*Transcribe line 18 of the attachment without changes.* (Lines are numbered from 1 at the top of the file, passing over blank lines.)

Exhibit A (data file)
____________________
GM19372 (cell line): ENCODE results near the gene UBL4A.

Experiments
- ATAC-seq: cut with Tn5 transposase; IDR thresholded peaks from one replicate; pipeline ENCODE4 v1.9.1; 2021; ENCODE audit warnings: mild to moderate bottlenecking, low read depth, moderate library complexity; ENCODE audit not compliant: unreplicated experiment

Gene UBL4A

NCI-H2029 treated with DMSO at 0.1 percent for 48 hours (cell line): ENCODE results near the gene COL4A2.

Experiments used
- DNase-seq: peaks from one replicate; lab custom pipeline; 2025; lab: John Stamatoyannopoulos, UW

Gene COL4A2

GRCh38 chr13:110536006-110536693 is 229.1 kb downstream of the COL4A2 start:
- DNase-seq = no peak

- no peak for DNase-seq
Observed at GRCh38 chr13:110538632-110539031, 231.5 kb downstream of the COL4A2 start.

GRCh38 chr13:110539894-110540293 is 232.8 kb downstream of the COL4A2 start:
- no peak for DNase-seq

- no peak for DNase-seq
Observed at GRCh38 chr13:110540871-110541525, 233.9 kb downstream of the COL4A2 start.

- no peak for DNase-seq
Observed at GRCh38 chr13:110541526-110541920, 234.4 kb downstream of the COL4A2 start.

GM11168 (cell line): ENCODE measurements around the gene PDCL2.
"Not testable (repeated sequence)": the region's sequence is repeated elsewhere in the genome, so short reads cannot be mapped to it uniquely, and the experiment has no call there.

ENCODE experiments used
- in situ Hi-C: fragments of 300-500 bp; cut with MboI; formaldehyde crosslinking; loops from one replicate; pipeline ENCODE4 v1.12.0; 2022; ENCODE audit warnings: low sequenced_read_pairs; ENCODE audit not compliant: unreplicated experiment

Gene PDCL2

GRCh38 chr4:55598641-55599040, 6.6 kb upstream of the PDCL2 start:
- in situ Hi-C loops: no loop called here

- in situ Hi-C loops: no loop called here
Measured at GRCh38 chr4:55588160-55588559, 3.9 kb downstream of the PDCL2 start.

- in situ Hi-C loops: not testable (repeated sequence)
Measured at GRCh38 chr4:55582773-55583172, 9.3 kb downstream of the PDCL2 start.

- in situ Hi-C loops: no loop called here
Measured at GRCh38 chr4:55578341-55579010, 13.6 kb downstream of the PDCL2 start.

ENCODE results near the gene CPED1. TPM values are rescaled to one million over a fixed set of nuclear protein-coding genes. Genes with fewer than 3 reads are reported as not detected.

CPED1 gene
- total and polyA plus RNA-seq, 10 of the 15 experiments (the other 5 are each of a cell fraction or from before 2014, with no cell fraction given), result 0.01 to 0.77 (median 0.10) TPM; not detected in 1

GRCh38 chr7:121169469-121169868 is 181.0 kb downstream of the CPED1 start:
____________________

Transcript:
Observed at GRCh38 chr13:110541526-110541920, 234.4 kb downstream of the COL4A2 start.